I am rewatching all of HBO’s Deadwood at the moment in anticipation of the movie. That show gives good dialogue, a real ensemble masterclass.
The world shifts, and you find yourself with an extra day on your hands during which you’re not allowed to write. How do you choose to spend the day?
A nice long walk in the country, followed by a pub lunch. To be honest, that just sounds like Sundays most weeks anyway – time off from the manuscript is important!
Can you tell us a little something about your current work(s) in progress?
It’s a science fiction novel on the periphery of the dying earth genre. Instead of the sun or the earth dying, it’s humanity that’s approaching its end. It’s a protracted chase, and deals with some of my current fascinations with religious/social control and the individual versus the group.
What’s the most (and/or least) helpful piece of writing advice you’ve ever received?
I am a slow writer. It takes me ages to write just about anything, and it took me a long time to be ok with that. As a result I have adopted a piece of advice from writer David Hartley to make significant contact with my work-in-progress as often as possible. What does significant contact mean? Adding words, editing, re-reading previous sections, writing character bios, scene setting, etc. It all adds up eventually. Just keep going.
Every writer encounters stumbling blocks, be it a difficult chapter, challenging subject matter or just starting a new project. How do you motivate yourself on days when you don’t want to write?
Keep going, sure, but don’t break yourself in the process. It’s not always helpful to force myself to write when I don’t feel like it. I can go down box canyons that way, and all for the sake of just adding words. It starts to look like content rather than story, if that makes sense? Go for a walk. Let your subconscious do the heavy lifting for a while.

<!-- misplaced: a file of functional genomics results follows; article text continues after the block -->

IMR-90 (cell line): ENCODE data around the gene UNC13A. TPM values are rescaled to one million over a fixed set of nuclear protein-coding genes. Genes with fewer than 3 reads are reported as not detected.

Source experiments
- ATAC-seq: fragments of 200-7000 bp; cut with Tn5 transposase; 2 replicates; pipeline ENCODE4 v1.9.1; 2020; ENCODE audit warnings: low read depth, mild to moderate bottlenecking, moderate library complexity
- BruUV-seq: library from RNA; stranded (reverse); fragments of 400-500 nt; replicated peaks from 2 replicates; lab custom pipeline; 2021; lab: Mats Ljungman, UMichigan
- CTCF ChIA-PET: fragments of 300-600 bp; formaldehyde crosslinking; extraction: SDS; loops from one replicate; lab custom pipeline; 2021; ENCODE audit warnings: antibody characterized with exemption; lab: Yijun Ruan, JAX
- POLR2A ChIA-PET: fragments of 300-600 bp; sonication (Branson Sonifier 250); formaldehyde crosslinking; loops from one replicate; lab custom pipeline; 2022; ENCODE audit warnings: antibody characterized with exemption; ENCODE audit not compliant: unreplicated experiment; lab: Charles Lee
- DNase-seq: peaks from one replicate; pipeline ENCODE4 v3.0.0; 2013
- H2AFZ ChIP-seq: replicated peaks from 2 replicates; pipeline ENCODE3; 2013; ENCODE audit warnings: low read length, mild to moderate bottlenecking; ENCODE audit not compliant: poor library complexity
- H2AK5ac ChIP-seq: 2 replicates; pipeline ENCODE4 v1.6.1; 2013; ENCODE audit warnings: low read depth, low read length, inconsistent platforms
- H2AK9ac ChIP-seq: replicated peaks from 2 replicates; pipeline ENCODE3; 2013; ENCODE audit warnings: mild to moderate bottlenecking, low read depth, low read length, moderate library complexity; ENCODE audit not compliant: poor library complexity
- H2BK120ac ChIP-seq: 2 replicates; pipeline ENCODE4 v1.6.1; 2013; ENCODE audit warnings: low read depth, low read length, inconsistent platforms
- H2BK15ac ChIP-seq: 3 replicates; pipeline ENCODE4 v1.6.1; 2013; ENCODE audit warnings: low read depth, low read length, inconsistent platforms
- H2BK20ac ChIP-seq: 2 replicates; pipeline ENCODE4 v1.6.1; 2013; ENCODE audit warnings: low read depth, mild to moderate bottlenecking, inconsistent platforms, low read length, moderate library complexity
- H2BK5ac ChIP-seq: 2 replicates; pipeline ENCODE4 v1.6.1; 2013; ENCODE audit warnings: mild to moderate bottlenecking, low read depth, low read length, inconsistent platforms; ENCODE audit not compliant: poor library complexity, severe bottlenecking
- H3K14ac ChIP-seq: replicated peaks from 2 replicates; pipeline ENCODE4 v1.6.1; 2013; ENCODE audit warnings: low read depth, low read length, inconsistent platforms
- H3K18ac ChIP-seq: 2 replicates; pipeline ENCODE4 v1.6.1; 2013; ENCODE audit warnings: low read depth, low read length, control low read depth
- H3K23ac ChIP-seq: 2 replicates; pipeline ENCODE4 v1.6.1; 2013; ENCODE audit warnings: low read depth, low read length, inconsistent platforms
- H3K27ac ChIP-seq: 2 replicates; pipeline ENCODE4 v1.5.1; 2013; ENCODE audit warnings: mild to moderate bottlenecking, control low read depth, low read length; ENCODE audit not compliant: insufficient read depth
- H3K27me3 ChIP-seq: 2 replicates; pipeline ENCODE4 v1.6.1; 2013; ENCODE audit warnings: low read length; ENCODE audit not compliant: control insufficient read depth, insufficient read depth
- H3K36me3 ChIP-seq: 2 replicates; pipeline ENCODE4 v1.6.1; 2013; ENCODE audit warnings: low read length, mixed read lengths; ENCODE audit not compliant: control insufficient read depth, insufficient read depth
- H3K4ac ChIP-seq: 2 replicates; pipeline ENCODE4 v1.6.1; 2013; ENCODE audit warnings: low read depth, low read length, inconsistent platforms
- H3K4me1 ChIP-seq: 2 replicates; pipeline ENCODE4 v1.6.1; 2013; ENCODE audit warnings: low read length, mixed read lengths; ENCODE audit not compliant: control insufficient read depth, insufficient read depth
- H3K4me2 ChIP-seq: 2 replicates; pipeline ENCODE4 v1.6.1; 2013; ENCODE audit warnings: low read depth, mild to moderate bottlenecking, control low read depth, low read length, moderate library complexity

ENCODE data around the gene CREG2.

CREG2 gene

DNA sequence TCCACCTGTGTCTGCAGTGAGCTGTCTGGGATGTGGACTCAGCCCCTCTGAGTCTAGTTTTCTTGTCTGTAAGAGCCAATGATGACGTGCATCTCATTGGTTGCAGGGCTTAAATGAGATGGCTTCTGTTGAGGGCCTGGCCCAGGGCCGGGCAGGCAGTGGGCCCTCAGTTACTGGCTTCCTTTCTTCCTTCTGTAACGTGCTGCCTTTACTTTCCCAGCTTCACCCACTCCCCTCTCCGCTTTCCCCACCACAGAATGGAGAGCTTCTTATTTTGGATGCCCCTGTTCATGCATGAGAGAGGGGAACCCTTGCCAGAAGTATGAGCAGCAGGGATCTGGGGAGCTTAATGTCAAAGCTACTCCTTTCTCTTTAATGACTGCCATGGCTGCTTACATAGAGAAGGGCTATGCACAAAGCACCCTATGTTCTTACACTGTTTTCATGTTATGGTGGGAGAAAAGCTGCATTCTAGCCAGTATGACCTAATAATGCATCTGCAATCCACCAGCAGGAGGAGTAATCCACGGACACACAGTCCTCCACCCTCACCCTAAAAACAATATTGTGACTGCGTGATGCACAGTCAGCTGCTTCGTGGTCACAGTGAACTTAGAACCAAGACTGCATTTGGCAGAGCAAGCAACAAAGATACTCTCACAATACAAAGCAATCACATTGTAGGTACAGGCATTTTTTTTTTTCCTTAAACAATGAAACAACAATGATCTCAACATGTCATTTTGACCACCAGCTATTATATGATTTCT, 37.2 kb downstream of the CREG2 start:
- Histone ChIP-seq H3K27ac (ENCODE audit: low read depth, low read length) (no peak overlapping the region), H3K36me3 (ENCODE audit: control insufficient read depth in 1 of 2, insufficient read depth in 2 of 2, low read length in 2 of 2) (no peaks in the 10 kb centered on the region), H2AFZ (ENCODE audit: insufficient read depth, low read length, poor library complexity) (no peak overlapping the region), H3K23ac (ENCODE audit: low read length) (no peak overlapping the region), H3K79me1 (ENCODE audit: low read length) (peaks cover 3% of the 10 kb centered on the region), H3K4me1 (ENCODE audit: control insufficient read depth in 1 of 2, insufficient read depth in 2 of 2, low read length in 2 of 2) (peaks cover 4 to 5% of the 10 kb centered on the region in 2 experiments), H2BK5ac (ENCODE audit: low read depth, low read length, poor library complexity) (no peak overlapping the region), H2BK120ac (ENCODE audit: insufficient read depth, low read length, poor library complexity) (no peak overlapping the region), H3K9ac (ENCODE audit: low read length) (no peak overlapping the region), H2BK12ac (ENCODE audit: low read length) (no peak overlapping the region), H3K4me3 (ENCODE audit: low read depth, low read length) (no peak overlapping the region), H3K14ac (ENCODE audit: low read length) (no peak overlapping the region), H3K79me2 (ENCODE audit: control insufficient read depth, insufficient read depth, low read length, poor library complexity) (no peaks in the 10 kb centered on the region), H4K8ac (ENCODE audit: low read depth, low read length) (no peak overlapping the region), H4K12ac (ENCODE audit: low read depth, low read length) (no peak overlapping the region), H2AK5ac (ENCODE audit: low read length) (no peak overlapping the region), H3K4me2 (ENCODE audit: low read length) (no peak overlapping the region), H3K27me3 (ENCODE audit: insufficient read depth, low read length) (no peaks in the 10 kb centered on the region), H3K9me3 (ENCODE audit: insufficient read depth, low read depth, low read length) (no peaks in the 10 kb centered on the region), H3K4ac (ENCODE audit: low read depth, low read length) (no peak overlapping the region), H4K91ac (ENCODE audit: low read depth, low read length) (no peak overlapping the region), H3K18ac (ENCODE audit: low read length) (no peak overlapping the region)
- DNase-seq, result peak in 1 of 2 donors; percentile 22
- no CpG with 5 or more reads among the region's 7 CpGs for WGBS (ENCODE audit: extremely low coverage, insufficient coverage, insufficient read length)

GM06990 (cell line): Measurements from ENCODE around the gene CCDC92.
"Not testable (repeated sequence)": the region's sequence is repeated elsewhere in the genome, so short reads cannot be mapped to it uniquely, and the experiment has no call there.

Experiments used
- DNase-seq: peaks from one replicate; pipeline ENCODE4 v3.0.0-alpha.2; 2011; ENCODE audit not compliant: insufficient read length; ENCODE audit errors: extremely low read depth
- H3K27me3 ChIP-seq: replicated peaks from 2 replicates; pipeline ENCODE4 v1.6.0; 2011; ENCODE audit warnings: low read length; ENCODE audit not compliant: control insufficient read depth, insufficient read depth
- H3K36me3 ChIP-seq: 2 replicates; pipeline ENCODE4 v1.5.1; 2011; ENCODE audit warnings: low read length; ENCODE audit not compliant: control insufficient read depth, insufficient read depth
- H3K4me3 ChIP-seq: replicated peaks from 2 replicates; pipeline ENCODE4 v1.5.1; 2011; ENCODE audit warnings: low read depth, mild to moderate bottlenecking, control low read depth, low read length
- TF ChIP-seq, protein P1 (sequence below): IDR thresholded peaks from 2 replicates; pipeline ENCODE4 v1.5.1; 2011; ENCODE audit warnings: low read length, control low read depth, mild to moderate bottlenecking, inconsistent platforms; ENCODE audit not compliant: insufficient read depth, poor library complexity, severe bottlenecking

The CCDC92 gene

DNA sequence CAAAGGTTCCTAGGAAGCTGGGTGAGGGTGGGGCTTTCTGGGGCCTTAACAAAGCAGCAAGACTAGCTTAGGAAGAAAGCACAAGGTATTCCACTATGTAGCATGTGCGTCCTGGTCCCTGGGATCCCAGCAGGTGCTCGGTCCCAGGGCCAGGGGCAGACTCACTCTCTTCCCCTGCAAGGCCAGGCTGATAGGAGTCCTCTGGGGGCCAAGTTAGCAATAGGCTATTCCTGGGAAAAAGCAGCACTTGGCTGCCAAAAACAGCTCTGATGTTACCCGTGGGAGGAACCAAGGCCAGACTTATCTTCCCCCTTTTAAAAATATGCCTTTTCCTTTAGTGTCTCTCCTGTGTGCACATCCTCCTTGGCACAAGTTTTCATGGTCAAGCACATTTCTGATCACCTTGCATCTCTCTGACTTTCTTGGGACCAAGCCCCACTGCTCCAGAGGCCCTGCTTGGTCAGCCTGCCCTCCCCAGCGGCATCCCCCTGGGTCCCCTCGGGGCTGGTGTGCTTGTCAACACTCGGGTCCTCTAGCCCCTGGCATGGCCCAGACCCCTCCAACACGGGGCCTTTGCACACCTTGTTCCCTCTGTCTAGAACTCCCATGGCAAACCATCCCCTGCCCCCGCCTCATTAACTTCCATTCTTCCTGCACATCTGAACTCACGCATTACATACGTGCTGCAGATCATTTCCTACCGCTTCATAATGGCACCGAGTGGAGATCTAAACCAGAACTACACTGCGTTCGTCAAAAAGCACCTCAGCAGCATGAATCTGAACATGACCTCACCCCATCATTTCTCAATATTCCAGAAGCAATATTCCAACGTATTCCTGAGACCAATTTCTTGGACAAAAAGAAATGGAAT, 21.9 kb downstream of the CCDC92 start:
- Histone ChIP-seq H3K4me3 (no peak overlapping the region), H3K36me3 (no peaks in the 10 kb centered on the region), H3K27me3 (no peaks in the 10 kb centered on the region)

If you could visit any country at any point in history, where/when would you go, and why?
Ok, there are two answers I guess:
If it’s a case of visit-and-come-back-safely, I’d go to pre-Christian Greece to see how the Antikythera mechanism was constructed. Exactly how advanced was ancient science?
If it’s a go-and-stay-forever thing: well, I’ll pass on the offer, thanks. Go far back in history and things get pretty grim!
Tell us about a book that’s excellent, but underappreciated or obscure.
I always recommend A Canticle for Leibowitz by Walter M Miller Jr. I don’t feel enough people really consider reading it. Do! It’s a fabulous take on post-nuclear war America, set over a thousand years of a slow climb back into knowledge, and the cyclical nature of human behaviour. It might not an obvious candidate, but I like the humour in it too. It has that shrugging resigned-to-our-collective-fates thing that you find in Vonnegut.
Finally, would you be so kind as to dazzle us with an elevator pitch? Why should readers check out your work?
The Willow By Your Side is about one boy’s quest into a forest of monsters and ghost soldiers to find his sister and keep his family from falling apart. It’s been described as ‘countryside gothic’ or ‘supernatural farm noir’, so if the idea of that appeals then give it a go!
Brilliant! Thanks again for joining us, Peter!
Peter Haynes is the author of THE WILLOW BY YOUR SIDE, available now.